Anti-American sentiment is widespread in the Middle East, not just among Islamic fundamentalists. This anti-Americanism has a variety of sources. Some comes from specific U.S. policies in the region -- backing Israeli oppression of Palestinians, enforcing devastating sanctions on the civilian population of Iraq, supporting authoritarian governments, often by deploying U.S. troops on land considered holy by Muslims. Some comes from resentment of Washington's economic and political arrogance more generally. And some comes from religious opposition to the secular world, of which the United States is the leading power, an intolerance fed by sexism, anti-Semitism, and other reactionary doctrines. One indication of the weight of all these factors is provided by the videotape Osama bin Laden released on October 7 -- not because it tells us anything about the motives of bin Laden (who is probably totally unconcerned with oppressed or suffering people, hoping only to precipitate a holy war engulfing the entire region) -- but because bin Laden is an astute judge of what issues inflame people. In that video, bin Laden referred to 80 years of Muslim humiliation, Israeli oppression of Palestinians, Iraqi starvation, and the atom bombs dropped on Japan. America, he warned, "will not live in peace before peace reigns in Palestine, and before all the army of infidels depart the land of Muhammad...." He felt these were the issues that people hearing him would be moved by, not an attack on Hollywood, much less democracy.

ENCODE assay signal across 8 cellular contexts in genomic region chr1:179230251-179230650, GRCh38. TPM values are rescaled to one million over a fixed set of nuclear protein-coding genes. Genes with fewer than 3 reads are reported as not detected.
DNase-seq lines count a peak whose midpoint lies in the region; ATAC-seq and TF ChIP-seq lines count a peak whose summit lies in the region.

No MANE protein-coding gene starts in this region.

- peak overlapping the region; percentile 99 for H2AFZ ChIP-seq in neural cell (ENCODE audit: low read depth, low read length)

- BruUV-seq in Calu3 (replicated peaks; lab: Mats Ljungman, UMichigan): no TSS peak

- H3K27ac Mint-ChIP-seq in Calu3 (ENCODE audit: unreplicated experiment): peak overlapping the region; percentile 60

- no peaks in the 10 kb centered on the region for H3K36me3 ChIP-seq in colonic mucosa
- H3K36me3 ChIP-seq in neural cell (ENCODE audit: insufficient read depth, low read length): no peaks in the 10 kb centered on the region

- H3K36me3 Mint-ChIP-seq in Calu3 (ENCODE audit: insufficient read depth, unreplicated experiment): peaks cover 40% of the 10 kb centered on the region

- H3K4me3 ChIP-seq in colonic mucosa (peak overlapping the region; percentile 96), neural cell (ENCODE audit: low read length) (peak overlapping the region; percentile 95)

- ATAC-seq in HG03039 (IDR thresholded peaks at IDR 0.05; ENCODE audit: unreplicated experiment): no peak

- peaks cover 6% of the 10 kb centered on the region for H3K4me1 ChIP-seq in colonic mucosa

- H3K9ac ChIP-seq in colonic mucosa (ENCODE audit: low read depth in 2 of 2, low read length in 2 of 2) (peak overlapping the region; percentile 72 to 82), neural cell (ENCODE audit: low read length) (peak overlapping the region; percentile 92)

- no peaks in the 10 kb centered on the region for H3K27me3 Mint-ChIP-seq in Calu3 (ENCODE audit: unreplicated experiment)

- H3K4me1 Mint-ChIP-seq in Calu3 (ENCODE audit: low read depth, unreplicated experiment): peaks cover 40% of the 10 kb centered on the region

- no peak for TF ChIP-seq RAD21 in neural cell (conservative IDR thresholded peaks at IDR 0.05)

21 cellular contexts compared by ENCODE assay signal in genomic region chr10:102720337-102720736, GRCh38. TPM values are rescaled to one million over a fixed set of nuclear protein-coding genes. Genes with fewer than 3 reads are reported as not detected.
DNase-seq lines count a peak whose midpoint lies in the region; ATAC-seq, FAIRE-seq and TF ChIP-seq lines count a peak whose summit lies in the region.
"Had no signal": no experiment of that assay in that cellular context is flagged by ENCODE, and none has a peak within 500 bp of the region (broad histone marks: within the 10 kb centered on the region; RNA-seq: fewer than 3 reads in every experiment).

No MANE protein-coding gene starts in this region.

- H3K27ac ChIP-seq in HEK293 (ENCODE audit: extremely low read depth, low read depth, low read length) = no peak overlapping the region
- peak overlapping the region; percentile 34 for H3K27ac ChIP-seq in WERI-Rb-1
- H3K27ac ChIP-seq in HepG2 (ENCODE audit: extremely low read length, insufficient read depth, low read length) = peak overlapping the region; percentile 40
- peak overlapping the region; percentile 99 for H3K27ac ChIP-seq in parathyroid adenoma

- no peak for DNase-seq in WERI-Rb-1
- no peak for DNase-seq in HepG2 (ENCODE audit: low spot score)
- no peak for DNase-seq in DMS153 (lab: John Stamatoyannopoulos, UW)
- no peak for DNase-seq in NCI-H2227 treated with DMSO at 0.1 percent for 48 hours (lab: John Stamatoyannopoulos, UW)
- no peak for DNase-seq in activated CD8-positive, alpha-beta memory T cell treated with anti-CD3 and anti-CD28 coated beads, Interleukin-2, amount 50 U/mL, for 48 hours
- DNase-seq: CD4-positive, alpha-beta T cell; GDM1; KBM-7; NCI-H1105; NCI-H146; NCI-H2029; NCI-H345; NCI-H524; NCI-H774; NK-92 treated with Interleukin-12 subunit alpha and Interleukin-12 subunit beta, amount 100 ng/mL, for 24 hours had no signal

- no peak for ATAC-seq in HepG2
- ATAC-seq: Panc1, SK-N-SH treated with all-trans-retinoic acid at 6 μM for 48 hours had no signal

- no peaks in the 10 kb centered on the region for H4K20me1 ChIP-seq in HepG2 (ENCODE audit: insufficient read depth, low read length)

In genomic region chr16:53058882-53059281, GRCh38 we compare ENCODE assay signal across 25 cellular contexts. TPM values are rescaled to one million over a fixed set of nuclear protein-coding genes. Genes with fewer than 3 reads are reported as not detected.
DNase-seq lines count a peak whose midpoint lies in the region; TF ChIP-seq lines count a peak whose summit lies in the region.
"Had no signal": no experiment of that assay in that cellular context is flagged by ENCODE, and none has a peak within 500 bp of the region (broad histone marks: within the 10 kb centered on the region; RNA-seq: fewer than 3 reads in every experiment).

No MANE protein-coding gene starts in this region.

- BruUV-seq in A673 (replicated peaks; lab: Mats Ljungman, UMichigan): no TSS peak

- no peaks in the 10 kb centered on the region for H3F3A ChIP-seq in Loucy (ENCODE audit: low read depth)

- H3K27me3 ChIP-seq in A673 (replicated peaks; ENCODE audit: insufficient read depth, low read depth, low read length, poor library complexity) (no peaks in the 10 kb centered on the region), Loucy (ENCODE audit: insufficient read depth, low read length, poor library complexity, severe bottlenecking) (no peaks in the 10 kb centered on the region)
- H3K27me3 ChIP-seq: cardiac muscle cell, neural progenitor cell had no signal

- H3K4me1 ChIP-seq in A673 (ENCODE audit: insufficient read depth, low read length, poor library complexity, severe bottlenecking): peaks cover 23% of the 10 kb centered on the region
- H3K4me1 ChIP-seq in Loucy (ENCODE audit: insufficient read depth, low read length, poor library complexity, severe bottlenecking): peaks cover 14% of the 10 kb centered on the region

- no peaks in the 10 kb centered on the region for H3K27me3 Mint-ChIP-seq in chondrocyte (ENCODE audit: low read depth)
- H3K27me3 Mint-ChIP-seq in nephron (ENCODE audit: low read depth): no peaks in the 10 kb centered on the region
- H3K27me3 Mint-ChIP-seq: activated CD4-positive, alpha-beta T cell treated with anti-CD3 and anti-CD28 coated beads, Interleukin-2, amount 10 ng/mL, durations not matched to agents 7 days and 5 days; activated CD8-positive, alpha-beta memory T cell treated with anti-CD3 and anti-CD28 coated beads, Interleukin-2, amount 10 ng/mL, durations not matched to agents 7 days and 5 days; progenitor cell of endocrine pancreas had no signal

See Also:

Shalom: Why Do They Hate Us? (
Herman: Distaste for Civilization? (

[ Back to Questions ]

4. Does trying to understand/explain the grievances of the people of the Middle East constitute excusing bin Laden, excusing terror, softness on fascism, etc.